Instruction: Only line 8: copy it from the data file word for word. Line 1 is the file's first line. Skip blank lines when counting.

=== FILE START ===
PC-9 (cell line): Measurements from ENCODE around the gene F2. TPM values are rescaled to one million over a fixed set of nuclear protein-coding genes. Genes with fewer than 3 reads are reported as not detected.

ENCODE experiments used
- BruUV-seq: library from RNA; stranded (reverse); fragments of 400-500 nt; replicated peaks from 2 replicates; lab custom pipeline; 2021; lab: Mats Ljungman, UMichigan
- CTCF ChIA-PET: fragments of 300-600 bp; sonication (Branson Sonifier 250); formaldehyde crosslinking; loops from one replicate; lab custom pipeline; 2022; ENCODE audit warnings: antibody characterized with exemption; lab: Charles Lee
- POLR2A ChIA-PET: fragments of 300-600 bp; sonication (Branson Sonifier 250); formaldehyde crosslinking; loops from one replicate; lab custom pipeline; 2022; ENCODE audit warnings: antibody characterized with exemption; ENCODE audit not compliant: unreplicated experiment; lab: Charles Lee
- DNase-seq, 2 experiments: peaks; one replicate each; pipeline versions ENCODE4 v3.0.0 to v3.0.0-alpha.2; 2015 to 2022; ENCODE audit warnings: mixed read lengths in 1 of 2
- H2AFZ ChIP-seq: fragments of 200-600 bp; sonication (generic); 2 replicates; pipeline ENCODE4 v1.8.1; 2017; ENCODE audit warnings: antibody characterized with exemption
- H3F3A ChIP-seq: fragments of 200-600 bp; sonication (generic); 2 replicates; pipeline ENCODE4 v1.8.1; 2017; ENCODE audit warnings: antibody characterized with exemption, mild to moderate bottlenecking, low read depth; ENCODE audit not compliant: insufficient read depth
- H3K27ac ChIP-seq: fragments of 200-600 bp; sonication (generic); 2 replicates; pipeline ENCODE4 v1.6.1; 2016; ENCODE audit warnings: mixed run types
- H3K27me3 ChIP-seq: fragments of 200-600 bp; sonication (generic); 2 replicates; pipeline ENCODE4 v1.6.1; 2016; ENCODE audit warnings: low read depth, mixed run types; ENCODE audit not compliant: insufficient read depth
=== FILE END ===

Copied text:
- H3F3A ChIP-seq: fragments of 200-600 bp; sonication (generic); 2 replicates; pipeline ENCODE4 v1.8.1; 2017; ENCODE audit warnings: antibody characterized with exemption, mild to moderate bottlenecking, low read depth; ENCODE audit not compliant: insufficient read depth